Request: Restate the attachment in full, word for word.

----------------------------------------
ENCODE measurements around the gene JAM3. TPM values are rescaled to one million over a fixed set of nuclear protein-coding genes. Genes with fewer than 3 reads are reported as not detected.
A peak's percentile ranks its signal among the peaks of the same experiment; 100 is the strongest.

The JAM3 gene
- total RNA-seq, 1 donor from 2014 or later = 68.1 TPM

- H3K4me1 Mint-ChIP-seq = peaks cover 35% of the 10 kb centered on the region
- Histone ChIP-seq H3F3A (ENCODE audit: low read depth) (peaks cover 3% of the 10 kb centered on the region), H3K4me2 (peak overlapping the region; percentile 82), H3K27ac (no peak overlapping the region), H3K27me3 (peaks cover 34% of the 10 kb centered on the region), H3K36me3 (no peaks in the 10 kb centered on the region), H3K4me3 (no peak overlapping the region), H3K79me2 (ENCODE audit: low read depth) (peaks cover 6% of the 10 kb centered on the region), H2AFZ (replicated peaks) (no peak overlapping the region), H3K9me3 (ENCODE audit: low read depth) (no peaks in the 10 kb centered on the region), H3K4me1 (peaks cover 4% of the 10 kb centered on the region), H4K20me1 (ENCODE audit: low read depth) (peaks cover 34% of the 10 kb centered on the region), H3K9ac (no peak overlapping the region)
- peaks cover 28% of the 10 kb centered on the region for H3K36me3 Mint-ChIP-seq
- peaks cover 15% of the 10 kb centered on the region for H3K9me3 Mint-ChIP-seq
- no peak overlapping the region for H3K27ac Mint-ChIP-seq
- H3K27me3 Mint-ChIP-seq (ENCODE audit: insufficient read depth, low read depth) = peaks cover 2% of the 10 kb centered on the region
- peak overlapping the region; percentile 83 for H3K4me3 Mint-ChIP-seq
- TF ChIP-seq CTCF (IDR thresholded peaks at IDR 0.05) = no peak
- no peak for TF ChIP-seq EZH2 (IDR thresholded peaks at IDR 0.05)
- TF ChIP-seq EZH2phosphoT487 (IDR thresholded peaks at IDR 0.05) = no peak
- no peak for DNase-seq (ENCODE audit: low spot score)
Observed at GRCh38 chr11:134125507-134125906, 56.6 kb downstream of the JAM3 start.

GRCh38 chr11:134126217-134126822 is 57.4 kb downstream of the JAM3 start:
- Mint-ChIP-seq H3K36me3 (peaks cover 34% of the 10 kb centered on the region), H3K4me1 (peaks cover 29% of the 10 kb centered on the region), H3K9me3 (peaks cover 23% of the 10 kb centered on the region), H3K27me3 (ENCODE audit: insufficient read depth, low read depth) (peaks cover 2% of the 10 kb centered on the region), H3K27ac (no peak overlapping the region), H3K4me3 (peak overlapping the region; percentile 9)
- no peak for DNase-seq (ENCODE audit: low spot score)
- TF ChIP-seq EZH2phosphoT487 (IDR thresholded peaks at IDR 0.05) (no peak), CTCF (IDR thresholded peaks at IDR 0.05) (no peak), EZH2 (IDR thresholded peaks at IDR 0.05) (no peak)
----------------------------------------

ENCODE measurements around the gene JAM3. TPM values are rescaled to one million over a fixed set of nuclear protein-coding genes. Genes with fewer than 3 reads are reported as not detected.
A peak's percentile ranks its signal among the peaks of the same experiment; 100 is the strongest.

The JAM3 gene
- total RNA-seq, 1 donor from 2014 or later = 68.1 TPM

- H3K4me1 Mint-ChIP-seq = peaks cover 35% of the 10 kb centered on the region
- Histone ChIP-seq H3F3A (ENCODE audit: low read depth) (peaks cover 3% of the 10 kb centered on the region), H3K4me2 (peak overlapping the region; percentile 82), H3K27ac (no peak overlapping the region), H3K27me3 (peaks cover 34% of the 10 kb centered on the region), H3K36me3 (no peaks in the 10 kb centered on the region), H3K4me3 (no peak overlapping the region), H3K79me2 (ENCODE audit: low read depth) (peaks cover 6% of the 10 kb centered on the region), H2AFZ (replicated peaks) (no peak overlapping the region), H3K9me3 (ENCODE audit: low read depth) (no peaks in the 10 kb centered on the region), H3K4me1 (peaks cover 4% of the 10 kb centered on the region), H4K20me1 (ENCODE audit: low read depth) (peaks cover 34% of the 10 kb centered on the region), H3K9ac (no peak overlapping the region)
- peaks cover 28% of the 10 kb centered on the region for H3K36me3 Mint-ChIP-seq
- peaks cover 15% of the 10 kb centered on the region for H3K9me3 Mint-ChIP-seq
- no peak overlapping the region for H3K27ac Mint-ChIP-seq
- H3K27me3 Mint-ChIP-seq (ENCODE audit: insufficient read depth, low read depth) = peaks cover 2% of the 10 kb centered on the region
- peak overlapping the region; percentile 83 for H3K4me3 Mint-ChIP-seq
- TF ChIP-seq CTCF (IDR thresholded peaks at IDR 0.05) = no peak
- no peak for TF ChIP-seq EZH2 (IDR thresholded peaks at IDR 0.05)
- TF ChIP-seq EZH2phosphoT487 (IDR thresholded peaks at IDR 0.05) = no peak
- no peak for DNase-seq (ENCODE audit: low spot score)
Observed at GRCh38 chr11:134125507-134125906, 56.6 kb downstream of the JAM3 start.

GRCh38 chr11:134126217-134126822 is 57.4 kb downstream of the JAM3 start:
- Mint-ChIP-seq H3K36me3 (peaks cover 34% of the 10 kb centered on the region), H3K4me1 (peaks cover 29% of the 10 kb centered on the region), H3K9me3 (peaks cover 23% of the 10 kb centered on the region), H3K27me3 (ENCODE audit: insufficient read depth, low read depth) (peaks cover 2% of the 10 kb centered on the region), H3K27ac (no peak overlapping the region), H3K4me3 (peak overlapping the region; percentile 9)
- no peak for DNase-seq (ENCODE audit: low spot score)
- TF ChIP-seq EZH2phosphoT487 (IDR thresholded peaks at IDR 0.05) (no peak), CTCF (IDR thresholded peaks at IDR 0.05) (no peak), EZH2 (IDR thresholded peaks at IDR 0.05) (no peak)